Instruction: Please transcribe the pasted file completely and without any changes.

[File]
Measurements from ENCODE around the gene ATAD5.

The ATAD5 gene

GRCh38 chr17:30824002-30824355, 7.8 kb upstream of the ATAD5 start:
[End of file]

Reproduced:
Measurements from ENCODE around the gene ATAD5.

The ATAD5 gene

GRCh38 chr17:30824002-30824355, 7.8 kb upstream of the ATAD5 start: